Q. Although many European powers aspired to establish their supremacy in India, only the British succeeded among them. Examine. (250 words)14 Feb, 2019 GS Paper 1 History
- Introduce by focusing on why European powers were interested in India.
- Name different European powers that came to India but could not succeed to establish supremacy.
- Elaborate reasons for the British success to establish their supremacy in India.
- It was the immense wealth of India that attracted the Europeans to this country. The Europeans came to know about the vast wealth of India from the accounts of Marco Polo and some other sources. Originally, the European interest in India was primarily a commercial one.
- Though India had a very long history of trade relations with Europe, India’s external trade was originally controlled by the Arab traders. However, for a long time Europeans failed to establish a direct trade relation with India as all the major land routes to this country were then controlled by the Arabs who constantly resisted the European merchants to enter into the Indian markets
- In the 15th century, Europe achieved great advancement in the art of ship building and navigation. Hence, there started an enthusiastic preparation all over Europe for a long and adventurous sea voyage to reach the unknown corners of the East.
Many European powers aspired to establish their supremacy:
- The Portuguese: They were the first one to come to India. Their hold over the coastal areas and superiority in naval power helped them significantly. By the end of the 16th century, the Portuguese brought Goa, Daman, Diu, and Salsette and a vast area around the Indian coast line under their control.
- The Dutch: The main commercial interest of the Dutch lay not in India but in the Spice Islands of Indonesia. They had no dream of establishing an empire in India. They were satisfied with the huge profit earned through business.
- The French: Their dream was always challenged by their European neighbour, the British. Subsequently, both the European powers were locked in long wars for gaining political supremacy in India.
Reasons for the British success to establish their supremacy in India:
- Carnatic wars and British conquest: The Portuguese & the Dutch were not serious competitor to the English. The only real rival of the English was the French. The objective of the English to establish a complete monopoly of trade & commerce in India brought them into conflict with the French. Subsequent wars and British conquest was first step towards establishing their supremacy.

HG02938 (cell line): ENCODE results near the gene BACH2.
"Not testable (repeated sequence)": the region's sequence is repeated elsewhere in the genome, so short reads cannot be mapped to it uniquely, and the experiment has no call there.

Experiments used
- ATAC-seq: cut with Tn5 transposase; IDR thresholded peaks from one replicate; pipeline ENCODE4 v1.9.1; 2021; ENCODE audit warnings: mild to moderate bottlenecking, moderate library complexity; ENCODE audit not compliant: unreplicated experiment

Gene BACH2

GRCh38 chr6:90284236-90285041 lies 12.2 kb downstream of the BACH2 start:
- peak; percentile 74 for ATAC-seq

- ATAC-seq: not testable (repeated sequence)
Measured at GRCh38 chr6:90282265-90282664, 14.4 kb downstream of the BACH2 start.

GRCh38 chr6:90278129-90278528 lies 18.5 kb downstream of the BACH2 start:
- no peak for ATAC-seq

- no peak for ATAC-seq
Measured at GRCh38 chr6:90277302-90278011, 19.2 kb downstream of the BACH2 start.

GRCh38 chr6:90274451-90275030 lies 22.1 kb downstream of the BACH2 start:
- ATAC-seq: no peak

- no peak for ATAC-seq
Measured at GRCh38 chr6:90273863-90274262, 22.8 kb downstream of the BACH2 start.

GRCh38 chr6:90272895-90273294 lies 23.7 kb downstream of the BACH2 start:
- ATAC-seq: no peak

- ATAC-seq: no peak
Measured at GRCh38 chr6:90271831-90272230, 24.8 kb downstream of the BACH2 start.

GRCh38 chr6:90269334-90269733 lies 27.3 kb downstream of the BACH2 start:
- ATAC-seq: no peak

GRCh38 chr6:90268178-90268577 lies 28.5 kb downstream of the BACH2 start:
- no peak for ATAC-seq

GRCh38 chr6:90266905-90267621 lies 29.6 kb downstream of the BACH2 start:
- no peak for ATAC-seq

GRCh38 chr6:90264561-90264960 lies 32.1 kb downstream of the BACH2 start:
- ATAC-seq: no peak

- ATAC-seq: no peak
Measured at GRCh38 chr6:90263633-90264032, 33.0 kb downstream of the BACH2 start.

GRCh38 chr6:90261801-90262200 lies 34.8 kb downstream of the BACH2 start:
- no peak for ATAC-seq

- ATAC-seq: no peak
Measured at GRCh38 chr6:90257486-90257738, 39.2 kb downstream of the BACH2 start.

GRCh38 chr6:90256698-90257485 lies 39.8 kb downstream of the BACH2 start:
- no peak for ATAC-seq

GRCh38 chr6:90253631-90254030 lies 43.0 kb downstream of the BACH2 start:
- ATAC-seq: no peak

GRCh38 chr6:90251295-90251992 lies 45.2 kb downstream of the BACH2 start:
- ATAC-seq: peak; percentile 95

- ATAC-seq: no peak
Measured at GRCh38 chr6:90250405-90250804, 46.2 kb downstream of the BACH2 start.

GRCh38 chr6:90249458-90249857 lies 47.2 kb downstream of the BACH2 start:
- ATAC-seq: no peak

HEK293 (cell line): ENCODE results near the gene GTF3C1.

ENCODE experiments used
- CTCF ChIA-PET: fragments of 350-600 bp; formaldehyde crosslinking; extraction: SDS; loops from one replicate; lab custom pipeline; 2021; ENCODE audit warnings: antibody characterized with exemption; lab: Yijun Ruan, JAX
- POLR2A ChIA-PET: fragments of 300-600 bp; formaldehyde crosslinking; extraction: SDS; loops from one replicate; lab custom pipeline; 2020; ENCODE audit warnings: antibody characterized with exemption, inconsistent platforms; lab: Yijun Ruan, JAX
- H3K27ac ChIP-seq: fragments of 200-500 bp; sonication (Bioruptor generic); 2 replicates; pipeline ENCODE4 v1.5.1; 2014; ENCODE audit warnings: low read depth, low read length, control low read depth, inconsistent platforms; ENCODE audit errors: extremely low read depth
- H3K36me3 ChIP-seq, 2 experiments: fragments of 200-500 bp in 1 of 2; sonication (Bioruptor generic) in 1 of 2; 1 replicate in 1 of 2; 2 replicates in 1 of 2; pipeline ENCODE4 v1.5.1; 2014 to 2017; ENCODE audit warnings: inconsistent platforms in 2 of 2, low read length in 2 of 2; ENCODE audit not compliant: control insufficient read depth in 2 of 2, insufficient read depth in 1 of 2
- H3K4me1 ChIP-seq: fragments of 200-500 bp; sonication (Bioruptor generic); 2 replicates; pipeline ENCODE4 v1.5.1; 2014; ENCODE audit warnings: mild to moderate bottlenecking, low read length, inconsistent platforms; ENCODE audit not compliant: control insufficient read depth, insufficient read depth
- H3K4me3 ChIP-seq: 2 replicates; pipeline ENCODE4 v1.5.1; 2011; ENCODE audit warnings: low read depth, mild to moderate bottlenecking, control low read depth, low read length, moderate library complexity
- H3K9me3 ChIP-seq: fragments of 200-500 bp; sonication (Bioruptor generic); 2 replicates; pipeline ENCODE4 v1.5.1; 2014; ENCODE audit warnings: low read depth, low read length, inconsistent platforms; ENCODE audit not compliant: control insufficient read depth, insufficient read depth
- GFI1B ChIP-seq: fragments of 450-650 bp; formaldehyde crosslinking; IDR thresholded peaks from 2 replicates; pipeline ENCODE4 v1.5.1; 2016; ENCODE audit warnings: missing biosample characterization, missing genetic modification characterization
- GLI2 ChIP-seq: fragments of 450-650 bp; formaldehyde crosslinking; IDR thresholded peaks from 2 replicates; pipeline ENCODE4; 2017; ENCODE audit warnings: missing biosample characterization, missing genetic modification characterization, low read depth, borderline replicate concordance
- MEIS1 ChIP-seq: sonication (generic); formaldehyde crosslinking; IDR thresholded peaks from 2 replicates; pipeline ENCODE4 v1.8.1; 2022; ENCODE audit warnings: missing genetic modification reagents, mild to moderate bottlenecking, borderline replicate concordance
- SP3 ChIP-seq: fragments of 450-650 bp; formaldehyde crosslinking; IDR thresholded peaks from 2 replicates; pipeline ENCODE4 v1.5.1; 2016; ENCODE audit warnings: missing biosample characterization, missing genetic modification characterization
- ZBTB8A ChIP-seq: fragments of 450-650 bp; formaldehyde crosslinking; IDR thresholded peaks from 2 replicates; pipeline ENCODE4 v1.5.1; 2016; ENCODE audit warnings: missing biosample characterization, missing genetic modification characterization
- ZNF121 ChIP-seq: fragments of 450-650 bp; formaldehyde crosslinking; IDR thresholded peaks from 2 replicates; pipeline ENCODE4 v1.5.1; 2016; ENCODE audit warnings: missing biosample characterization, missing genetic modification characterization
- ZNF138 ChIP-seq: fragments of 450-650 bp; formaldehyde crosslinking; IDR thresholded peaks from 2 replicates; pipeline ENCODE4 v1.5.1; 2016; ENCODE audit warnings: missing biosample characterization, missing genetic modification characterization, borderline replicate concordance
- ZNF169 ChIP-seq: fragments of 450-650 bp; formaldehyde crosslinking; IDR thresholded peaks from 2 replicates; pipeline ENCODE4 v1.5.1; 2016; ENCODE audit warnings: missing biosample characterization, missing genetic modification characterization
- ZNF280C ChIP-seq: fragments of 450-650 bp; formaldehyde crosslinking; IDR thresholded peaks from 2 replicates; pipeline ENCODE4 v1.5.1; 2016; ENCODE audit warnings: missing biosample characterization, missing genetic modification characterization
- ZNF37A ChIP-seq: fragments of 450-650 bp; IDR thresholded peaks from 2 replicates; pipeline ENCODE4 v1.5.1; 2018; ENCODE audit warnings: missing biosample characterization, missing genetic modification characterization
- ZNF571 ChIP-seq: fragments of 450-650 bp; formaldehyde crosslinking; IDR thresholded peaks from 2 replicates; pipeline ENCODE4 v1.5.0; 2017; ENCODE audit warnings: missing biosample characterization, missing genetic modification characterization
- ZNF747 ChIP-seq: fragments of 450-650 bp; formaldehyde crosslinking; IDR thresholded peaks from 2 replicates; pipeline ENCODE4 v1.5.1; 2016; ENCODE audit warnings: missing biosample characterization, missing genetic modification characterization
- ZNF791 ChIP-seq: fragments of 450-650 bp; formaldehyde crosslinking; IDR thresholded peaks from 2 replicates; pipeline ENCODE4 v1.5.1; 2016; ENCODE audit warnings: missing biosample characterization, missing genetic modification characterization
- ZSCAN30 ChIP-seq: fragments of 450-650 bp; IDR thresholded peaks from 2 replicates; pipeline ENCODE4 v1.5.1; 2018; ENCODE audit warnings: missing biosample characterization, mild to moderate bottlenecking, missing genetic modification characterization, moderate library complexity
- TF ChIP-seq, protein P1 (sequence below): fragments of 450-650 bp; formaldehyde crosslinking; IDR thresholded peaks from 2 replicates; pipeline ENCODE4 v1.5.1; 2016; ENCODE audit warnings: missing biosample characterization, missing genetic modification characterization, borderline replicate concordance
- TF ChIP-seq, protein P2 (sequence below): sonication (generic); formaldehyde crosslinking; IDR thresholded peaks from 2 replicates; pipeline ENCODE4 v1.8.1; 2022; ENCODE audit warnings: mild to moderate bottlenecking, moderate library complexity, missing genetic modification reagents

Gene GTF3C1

- Vacuum of power: There was a vacuum of power in India after the Mughal Empire got fractured falling under its own weight. Its various governors and rebel commanders established their superiority at different places and started fighting against each other. This gave the British the opportunity to establish their trading posts in India
- Quality of leadership: Robert Clive, Warren Hastings, Elphinstone, Munro etc. showed high quality of leadership. The British had also advantage of second line of leadership such as Sir Eyre Coote, Lord Lake, Arthur Wellesley etc. who fought for the cause and glory of their countrymen.
- Strong Financial Backup: The British had enough funds to pay its shareholders with good dividends that compelled them to finance the English wars in India. Moreover, the British trade added enormous wealth to England that led government to help them indirectly or directly through money, material and men.
- Lack of National pride and unity: This weakness of the Indian rulers was masterly used by British to engage them into fight among themselves.
- Superior Arms and Military strategy: Many Indian rulers imported European arms and employed European as military officers, but they could not devise military strategy like British.
- Doctrine of Lapse and Subsidiary alliance were effective tactics that were used by British to take over most of India.
By the middle of the nineteenth century AD, the British had firmly established their position in India. A large part of the country was under direct British rule. The areas that remained independent were indirectly under British influence. India was subjugated politically as well as economically. The economic exploitation of India was a result of its political subjugation.
To get PDF version, Please click on "Print PDF" button.Print PDF